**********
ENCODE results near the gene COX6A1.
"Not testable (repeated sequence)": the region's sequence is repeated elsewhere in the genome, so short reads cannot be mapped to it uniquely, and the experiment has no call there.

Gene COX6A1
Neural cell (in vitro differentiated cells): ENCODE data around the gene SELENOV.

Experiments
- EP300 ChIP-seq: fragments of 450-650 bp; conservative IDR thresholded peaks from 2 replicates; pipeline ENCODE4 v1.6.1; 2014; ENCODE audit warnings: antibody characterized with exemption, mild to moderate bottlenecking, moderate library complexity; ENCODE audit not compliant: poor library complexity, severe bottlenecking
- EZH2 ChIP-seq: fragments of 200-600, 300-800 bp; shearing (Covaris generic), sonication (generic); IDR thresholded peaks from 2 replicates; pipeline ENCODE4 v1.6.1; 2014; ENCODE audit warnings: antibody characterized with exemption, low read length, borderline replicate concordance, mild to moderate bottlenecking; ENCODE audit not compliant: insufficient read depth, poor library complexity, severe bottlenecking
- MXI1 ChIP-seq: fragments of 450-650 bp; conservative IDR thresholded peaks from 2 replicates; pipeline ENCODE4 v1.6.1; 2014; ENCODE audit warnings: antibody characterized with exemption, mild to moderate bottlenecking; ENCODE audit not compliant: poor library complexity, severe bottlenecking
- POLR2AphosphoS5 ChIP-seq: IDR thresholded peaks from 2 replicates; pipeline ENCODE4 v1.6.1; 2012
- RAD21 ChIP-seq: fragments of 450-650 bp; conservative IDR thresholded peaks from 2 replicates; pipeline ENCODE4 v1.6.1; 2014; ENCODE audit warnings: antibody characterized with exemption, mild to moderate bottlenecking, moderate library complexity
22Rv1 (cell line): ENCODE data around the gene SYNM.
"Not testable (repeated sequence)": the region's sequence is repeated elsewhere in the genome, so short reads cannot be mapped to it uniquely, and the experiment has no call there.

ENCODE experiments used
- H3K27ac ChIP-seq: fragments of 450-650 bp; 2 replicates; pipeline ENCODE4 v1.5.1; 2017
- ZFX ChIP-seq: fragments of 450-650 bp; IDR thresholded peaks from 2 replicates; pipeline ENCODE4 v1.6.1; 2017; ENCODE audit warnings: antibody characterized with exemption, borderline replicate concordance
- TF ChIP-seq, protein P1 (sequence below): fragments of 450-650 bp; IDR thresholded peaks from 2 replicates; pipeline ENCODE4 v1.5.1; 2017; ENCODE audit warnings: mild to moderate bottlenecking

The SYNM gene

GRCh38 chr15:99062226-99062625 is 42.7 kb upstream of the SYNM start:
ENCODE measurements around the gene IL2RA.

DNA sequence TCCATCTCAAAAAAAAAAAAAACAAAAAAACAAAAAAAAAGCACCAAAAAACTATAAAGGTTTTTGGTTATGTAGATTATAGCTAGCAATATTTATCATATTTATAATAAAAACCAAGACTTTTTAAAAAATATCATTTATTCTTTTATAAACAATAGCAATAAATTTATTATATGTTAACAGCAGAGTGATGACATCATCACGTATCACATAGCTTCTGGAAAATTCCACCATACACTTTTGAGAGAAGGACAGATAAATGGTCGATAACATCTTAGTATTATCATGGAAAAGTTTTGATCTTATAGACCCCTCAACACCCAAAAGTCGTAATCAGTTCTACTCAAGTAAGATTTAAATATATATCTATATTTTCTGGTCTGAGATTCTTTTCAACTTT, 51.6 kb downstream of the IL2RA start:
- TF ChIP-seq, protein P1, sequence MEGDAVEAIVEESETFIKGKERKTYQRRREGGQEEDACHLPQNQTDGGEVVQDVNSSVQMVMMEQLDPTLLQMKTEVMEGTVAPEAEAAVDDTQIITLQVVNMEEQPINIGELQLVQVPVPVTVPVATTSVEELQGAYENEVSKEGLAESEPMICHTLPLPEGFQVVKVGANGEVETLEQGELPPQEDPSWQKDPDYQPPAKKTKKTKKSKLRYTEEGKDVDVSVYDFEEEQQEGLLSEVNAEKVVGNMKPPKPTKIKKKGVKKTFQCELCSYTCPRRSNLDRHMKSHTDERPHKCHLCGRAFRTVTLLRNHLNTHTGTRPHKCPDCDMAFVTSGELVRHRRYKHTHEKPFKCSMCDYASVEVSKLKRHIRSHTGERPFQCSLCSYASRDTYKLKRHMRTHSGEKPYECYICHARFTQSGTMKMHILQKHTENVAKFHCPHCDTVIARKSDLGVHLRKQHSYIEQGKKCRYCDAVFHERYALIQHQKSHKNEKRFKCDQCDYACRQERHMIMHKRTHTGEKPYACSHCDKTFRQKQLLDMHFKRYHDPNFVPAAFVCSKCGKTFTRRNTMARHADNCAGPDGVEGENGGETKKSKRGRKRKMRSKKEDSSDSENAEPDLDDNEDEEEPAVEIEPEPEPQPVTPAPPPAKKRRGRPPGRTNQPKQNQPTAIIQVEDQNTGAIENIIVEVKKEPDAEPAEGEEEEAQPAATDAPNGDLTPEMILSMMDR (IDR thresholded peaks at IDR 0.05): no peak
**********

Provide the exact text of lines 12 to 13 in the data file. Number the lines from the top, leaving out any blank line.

"Not testable (repeated sequence)": the region's sequence is repeated elsewhere in the genome, so short reads cannot be mapped to it uniquely, and the experiment has no call there.

ENCODE experiments used